Just because you have erred doesn’t mean you’re out of the running to be a good dad. We all fall short. The Bible wasn’t written for those who have it figured out, but instead, it is God’s Word to those of us who are muddling through life. I believe that we “all have sinned and fall short of the glory of God,” but we have been given the freedom through Christ to forget the past and look forward to what lies ahead as we “press on to reach the end of the race.”
As a parent, I am often talking to my kids about their behavior and how to correct it. They’ve heard me say many times, “Look this is something we don’t do,” or “Mom and I have talked to you about this,” or “God has talked about this.” But every now and then they will fire back at me about something I have done. “Hey dad, you’ve talked to us about being calm and under control and you’re yelling at us.” Have you ever had your kid call you out as a parent?
Alcohol consumption and especially teen drinking has become a major problem in our society today. There are many reasons for that, but one is our kids get so many messages that drinking alcohol is fun and cool. That is what they are seeing. As parents, we need to be proactive on the other side of it. First, my wife and I have chosen not to drink alcohol and not because we think it’s wrong as adults. We’ve chosen not to because don’t want to give our kids the idea that we can do it as adults, while they need to wait. They see us not drinking and hopefully, that will rub off on them. Second, we also have a lot of conversations with them about the dangers of alcohol, especially young people drinking alcohol. In those ways, we’ve tried to be proactive.
Last month baseball lost one of the greatest pitchers of all time in Roy Halladay who passed away in a plane crash. There were many tributes to him, but one thing expressed over and over again was his work ethic. He would always be the first person at the ballpark to work out. He learned how to develop good habits, such as discipline and hard work. Habits such as these made him into a sure bet Hall of Famer.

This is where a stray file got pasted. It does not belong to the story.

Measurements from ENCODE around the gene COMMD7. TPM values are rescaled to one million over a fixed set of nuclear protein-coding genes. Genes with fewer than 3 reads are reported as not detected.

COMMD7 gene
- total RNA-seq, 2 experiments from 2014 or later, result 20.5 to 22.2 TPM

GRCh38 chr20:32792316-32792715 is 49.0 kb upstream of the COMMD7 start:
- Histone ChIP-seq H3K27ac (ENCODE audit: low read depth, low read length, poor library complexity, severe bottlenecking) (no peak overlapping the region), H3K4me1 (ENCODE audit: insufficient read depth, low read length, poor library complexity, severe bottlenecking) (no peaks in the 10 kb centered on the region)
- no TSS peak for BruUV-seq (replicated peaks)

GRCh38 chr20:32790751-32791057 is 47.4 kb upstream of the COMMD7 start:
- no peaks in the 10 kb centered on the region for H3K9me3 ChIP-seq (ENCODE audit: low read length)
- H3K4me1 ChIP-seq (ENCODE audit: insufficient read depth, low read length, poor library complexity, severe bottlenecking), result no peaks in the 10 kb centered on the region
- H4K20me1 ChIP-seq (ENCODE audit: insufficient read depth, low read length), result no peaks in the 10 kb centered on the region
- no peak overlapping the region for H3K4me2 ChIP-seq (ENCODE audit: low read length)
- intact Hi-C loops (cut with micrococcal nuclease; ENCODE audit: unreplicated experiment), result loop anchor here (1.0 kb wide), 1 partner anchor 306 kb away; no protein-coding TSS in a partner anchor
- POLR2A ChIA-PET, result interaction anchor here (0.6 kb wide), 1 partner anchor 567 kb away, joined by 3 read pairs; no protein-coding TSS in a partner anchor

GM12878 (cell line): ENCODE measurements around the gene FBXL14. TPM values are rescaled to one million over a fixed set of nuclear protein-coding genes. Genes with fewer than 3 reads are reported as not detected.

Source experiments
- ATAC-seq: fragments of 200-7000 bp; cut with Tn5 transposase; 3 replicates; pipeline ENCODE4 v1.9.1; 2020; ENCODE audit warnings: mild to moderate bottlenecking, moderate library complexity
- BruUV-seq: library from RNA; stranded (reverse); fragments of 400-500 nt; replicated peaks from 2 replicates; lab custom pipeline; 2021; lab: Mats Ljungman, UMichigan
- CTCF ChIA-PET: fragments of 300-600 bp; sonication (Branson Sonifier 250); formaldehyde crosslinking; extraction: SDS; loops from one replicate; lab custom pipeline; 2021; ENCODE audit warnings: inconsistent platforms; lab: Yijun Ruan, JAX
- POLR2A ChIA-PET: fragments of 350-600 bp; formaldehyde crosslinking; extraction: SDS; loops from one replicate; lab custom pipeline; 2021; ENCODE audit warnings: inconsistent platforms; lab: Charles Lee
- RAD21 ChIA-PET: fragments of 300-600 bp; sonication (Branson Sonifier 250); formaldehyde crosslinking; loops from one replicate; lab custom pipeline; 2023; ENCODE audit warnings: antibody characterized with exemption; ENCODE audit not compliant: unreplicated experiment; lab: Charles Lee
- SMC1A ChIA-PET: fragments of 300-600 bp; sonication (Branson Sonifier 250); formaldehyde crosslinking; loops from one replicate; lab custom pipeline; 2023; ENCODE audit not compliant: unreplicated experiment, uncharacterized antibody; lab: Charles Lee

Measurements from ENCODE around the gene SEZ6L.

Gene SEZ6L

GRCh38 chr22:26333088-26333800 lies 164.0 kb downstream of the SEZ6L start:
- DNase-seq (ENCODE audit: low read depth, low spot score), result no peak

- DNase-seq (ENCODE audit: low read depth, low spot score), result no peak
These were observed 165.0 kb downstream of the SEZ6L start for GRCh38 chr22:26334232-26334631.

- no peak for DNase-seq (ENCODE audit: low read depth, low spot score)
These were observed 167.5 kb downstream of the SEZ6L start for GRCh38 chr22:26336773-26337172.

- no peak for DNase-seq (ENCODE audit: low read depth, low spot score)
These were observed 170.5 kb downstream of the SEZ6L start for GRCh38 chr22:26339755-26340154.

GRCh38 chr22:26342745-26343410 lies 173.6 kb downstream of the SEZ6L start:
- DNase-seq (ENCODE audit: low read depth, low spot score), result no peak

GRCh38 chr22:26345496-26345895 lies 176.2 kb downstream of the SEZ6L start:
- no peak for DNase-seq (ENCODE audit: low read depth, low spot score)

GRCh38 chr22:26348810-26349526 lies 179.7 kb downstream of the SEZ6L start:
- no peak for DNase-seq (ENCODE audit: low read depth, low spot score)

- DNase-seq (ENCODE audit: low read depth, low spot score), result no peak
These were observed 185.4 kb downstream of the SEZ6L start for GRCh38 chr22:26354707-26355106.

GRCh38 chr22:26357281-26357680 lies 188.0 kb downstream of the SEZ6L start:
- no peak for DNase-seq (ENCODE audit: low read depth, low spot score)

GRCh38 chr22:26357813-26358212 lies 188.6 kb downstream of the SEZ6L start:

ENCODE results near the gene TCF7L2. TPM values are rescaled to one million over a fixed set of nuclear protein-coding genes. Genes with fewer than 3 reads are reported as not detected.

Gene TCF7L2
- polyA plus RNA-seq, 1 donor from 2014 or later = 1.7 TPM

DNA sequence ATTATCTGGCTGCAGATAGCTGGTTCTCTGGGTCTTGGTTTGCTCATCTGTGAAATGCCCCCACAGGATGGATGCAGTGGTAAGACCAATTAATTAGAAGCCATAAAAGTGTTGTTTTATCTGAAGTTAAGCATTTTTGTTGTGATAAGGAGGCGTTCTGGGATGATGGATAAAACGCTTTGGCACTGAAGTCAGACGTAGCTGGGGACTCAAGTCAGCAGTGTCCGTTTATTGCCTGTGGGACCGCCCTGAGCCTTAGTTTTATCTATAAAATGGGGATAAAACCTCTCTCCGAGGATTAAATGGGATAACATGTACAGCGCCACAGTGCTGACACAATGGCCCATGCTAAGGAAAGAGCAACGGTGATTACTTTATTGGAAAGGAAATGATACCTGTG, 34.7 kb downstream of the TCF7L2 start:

No one ever wants to be one of those annoying parents. Have you ever thought about something your parents did when you were a child and said to yourself, I’m never going to do that when I’m a parent? Maybe you’ve even thought, I’m going to be better than that. Then you find yourself doing that very thing. I’ve been there.
A question I would get a lot when I was coaching was how do you deal with a player who has a bad attitude or not the right attitude. There have been many talented teams who weren’t able to accomplish the type of success they could have had they had the right attitude. As a leader and a father it’s important to help mold and shape children or the people you are leading to buy into the culture you are trying to create. There are 2 things that I would try to do with players I thought didn’t have the right attitude.
We all deal with fear. Whether it is fear of speaking in public, fear of flying, fear of failure, or many other kinds, fear can paralyze us. Many young people today will look at their parents and think they don’t experience fear. But you and I both know that we do. I have had many fears in my life. Life is about overcoming our fears. That is what I try to teach my children. This is what I tell them about how to overcome fear.
One of the most important gifts a father can give his children is time together creating memories. Having experiences together gives us a chance to bond. One of my favorite things about my childhood is all of the time my dad and I spent with one another. It was important for my development and sense of self. That is why I have to try to make sure my kids experience as much with me as possible. So I try to create times together they will remember forever.
Fortunately, I have had a lot of wonderful experiences with my children. It’s tough for me to remember all of them. I tend to think first about the most recent. So, if I had to pick my top 3 experiences I would have to narrow it down to these recent ones.
I have been asked many times what is the best parenting advice I have ever received. For me, it goes all the way back to 1984. Our first daughter Tiara was just born and Ron Blackledge was an assistant coach with me on the Steelers staff. He had children already and this is what he told us.
When I asked him why that was his favorite memory he told me it was because that was the last thing we had done together. It made me realize what kids need most from a parent and child relationship is this one thing.